"Would you knowingly and willingly stand close enough to your assailant, and in a convenient position, so as to allow him or her to kick you in the groin?" Or, as many of my friends and students might say, "...to kick you right where it counts?"
I didn't think so. And yet, time after time, I had to remind black belts - people that should know better or have been taught better - to reposition themselves because they were positioned for me to do just that. And, if I saw that fatal flaw, you can bet that any opponent looking for a quick and easy win, would catch it too.
"But you're supposed to punch me next," was the answer I heard more often than not. "We're working on such-and-such a kata ("form" or "example") and I don't have to worry about that."
To which my reply was, "I don't care what form we're working on." Cold, I know. But the fact that you're working on a particular example, does not mean that you forget all of the essential lessons for staying safe. One kata does not contradict the need for proper positioning, distancing, and angling for safety against your attacker's next move.
"But he (the teacher) did it this way." To which I would have to admit, "kind of."
What the student sees is often only a close approximation of what the teacher is actually doing. That's why it's necessary to go through the class, learn the lesson, and then spend the next several days, weeks, or months, trying to figure it out. And this is no exception.
What the students were seeing was the teacher's body position. What they were missing was...
...the teacher's body position RELATIVE to the attacker. In short, they were missing the all-important element of proper distance.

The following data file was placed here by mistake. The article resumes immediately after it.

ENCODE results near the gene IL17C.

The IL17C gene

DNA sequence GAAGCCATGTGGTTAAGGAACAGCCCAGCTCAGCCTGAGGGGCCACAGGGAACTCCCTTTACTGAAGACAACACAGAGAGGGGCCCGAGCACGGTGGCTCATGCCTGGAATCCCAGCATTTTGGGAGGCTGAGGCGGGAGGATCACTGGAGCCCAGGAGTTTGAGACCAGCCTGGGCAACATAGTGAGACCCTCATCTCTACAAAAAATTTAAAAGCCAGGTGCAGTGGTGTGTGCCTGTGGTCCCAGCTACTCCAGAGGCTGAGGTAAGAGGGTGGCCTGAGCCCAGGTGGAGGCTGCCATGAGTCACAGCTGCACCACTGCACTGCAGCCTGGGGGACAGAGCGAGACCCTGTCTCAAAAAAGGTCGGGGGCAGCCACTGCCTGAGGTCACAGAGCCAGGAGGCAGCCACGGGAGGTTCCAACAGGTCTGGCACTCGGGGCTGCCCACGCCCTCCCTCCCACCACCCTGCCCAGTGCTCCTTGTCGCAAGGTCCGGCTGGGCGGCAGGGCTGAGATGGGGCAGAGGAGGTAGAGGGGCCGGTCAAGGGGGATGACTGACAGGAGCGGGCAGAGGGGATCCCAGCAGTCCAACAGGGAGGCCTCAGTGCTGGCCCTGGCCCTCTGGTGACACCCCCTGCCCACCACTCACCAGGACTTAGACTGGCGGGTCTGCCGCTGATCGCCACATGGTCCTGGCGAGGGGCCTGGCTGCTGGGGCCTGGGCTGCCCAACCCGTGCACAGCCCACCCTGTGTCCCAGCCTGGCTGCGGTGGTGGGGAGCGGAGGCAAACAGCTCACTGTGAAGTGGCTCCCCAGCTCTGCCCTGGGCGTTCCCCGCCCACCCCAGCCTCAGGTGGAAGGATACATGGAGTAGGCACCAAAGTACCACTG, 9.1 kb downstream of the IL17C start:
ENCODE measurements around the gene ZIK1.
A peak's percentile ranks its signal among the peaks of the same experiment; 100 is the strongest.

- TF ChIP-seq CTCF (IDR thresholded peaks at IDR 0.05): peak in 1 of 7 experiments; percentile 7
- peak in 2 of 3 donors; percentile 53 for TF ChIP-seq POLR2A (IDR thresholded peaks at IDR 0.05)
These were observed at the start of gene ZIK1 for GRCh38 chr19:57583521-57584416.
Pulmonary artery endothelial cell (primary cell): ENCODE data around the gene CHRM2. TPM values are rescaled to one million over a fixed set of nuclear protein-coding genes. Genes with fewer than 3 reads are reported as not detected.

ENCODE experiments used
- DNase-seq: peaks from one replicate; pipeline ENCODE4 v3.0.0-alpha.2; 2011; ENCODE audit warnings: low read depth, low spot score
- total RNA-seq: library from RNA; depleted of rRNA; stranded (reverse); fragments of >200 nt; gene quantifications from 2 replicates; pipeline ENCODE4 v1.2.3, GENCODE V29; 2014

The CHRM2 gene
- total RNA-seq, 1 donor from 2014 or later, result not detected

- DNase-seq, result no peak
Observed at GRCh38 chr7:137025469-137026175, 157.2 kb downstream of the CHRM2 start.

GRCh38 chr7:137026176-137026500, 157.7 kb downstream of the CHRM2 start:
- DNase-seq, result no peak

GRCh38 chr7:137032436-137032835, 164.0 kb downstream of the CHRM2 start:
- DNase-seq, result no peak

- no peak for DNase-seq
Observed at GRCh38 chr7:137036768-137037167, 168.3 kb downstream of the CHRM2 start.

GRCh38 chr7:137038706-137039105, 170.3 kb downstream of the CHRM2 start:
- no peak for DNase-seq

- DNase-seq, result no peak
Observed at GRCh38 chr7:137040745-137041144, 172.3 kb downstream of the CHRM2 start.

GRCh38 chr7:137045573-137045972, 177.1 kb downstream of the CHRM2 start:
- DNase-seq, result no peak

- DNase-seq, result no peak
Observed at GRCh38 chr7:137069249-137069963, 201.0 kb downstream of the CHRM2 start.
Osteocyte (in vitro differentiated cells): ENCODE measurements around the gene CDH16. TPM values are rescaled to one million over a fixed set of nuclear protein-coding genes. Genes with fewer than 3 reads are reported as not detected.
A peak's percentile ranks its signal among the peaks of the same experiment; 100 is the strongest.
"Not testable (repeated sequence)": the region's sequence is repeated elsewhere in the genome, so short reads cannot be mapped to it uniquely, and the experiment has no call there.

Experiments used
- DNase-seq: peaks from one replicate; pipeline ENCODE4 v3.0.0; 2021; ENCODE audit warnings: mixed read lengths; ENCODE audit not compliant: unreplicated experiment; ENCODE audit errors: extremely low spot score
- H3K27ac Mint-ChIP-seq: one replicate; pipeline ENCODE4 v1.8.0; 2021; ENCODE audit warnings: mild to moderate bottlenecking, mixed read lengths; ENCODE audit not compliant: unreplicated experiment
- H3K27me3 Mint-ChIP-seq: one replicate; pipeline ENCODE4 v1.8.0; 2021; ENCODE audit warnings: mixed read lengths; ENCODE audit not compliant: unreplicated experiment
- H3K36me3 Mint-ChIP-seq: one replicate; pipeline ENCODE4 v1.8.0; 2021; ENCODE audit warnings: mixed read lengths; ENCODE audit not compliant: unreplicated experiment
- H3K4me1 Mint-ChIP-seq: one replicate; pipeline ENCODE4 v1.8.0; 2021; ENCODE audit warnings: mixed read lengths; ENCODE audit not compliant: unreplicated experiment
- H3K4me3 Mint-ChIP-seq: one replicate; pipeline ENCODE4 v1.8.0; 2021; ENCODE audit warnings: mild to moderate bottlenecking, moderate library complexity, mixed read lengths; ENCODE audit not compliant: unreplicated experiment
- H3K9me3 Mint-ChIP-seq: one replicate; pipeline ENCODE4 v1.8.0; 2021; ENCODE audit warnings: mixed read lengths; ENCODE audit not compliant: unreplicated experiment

It's true that the teachers were positioning themselves in, what beginner students are told are "sloppy kamae." But, at their level, they don't need "correct kamae" as taught to beginners, because they know how far to position themselves away from the assailant so that he or she can't easily reach them with their next attack.
So, where my training partners were exposing a vital target, the teachers were well out of range for such an attack. Same body position, vastly different results.
The point here is that, if you're training just to have fun and experience a taste of ancient warriorship, great. But, if you're looking to learn the lessons for survival from ancient warriors - lessons designed to save your life if you ever need them...
...then you MUST be critical in your examination of the lessons themselves.
You must get over your need to be right, or to look cool, or to show off what you've learned and make sure that you are focusing on what matters. Often that means that you find a training partner who wants to help you get better. He or she knows that doing that means not stroking your ego, but instead pointing out when you've left yourself open to an easy follow-up.
Because, if you don't, you just might find that the message you're sending to your attacker is...
"Hey! Kick me right where it counts!"
If you really want to know how much more lies beneath the surface when it comes to really mastering this thing called self-defense, you should read the book, "The Karate-Myth." It explains in much greater detail what's missing from most karate and self-defense programs and what you need to really be safe in Today's often violent world.